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    Tesco tests cashless store; to bake fewer products in-store

    Pedestrians walk past a Tesco's Express supermarket, its first cashless store in London, Britain, February 25, 2020. REUTERS/Simon Dawson

    Tesco, Britain’s biggest supermarket chain, opened its first high street cashless store on Tuesday, marking a shift among shoppers to electronic payments from coins and notes.

    In a separate announcement, the retailer said it will restructure the bakery operations of its larger stores, with fewer products to be baked in-store.

    At the Tesco Express store on High Holborn in central London, shoppers can pay at self-service tills using a range of electronic payment methods, including debit cards, credit cards and Apple Pay on their phones. They cannot use cash.

    It is Tesco’s first mainstream store to go cashless after it opened one at its Welwyn Garden City headquarters campus in 2018. That store is mainly used by Tesco staff although the general public can also use it.

    The Welwyn store is also trialing a checkout-free method of payment, allowing customers to scan products on mobile devices to deduct payment directly before they walk out of the store. That option is not available at High Holborn branch.

    A Tesco spokesman said the High Holborn store would help customers pay more quickly. “We are looking forward to hearing customer feedback,” he said.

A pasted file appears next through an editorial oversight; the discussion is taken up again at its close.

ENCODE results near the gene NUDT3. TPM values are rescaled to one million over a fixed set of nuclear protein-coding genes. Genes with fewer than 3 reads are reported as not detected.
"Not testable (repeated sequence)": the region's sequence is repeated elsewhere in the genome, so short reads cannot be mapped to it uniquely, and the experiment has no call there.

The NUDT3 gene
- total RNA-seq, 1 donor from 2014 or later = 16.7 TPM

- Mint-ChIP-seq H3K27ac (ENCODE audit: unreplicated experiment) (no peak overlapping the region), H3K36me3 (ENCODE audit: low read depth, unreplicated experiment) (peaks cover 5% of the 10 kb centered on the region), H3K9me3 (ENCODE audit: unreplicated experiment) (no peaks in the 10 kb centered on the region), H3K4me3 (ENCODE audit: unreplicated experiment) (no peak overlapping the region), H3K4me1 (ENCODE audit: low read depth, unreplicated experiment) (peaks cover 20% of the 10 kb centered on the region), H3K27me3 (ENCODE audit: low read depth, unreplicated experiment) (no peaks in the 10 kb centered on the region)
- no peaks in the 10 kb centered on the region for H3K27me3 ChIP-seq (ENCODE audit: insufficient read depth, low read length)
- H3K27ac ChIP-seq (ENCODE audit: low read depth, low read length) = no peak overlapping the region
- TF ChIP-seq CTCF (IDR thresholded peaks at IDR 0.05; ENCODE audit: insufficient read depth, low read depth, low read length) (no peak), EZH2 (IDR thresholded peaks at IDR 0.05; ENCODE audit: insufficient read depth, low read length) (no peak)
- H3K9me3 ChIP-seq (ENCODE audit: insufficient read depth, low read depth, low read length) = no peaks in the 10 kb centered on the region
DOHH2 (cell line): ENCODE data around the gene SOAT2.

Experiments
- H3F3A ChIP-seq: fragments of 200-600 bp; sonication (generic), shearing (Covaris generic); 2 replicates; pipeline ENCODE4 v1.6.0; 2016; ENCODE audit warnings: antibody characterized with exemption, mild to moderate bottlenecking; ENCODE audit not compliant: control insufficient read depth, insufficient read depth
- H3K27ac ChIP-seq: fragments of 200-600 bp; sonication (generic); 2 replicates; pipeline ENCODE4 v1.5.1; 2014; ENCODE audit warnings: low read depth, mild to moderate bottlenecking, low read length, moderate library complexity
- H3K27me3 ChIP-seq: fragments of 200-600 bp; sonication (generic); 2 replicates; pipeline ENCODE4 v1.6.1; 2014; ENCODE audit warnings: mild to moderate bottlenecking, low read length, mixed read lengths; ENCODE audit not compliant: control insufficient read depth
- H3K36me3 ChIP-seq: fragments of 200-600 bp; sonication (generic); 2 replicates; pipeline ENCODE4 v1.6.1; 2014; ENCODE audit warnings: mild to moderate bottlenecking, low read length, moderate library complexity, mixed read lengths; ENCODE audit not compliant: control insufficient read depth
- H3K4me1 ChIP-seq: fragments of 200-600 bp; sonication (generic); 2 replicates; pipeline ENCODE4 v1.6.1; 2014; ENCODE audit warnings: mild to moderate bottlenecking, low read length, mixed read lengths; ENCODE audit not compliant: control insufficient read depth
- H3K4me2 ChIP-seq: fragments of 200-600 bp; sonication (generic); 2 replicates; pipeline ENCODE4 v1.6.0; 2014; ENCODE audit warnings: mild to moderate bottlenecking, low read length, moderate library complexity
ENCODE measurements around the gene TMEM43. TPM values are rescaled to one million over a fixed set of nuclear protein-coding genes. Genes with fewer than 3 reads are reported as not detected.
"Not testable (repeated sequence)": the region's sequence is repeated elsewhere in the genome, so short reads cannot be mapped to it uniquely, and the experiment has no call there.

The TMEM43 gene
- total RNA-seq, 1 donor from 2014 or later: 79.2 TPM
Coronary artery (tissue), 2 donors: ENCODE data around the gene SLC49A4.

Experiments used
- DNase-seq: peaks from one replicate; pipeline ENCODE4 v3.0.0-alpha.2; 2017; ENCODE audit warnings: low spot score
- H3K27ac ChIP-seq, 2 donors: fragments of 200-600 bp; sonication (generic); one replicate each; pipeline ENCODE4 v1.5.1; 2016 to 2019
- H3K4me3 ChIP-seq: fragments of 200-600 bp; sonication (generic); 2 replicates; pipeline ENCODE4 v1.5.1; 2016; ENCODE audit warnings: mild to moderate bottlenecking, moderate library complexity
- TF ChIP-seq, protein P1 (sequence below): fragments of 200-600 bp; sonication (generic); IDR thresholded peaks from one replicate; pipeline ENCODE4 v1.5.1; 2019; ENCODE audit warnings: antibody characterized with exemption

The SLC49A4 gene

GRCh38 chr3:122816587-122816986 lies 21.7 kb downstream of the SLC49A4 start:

The 101-year old Tesco, which trades from 3,787 stores in Britain and Ireland, chose the High Holborn store for the trial because it serves a high concentration of office workers. It said it wanted feedback before considering rolling out the idea elsewhere.

    Tesco has previously said some of its convenience stores in Britain were already only receiving 20 percent of payments by cash, making a cashless roll-out likely in future.

    Tesco’s main UK rival Sainsbury’s trailed a till-free grocery store in April, with shoppers using its SmartShop Scan, Pay & Go app. The shop still had a helpdesk for customers who wished to pay with cash or cards.

    Bakery shake-up

    Tesco said it is making changes to its bakery offering because of a big shift in consumer tastes, with shoppers buying fewer traditional loaves and more wraps, bagels and flatbreads.

    From May, 217 stores will continue to offer baking from scratch, 201 stores will see some products part-baked and 58 stores will have all products delivered pre-prepared and only finished in store.

    The move will put 1,816 workers at risk of redundancy.

    “Due to some stores doing less scratch baking, as well as the simplified routines these changes will bring, we will unfortunately need fewer colleagues to work in these areas,” it said.

    Tesco also plans to increase its alternatives to traditional loaves and grow its regional bakery ranges in partnership with small local suppliers.

    All of Britain’s big supermarket groups are chasing efficiency and cost savings to better compete with German-owned discounters Aldi and Lidl, which are winning market share by opening lots of new stores.

    Tesco cut 4,500 jobs last summer, while No. 2 Sainsbury’s cut hundreds of management roles last month.

    Also last month No. 4 Morrisons said it planned to cut 3,000 management jobs.

    Separately on Tuesday, Tesco said it had completed its exit from China with the £275 million sale of its joint venture stake to state-run partner China Resources Holdings (CRH).

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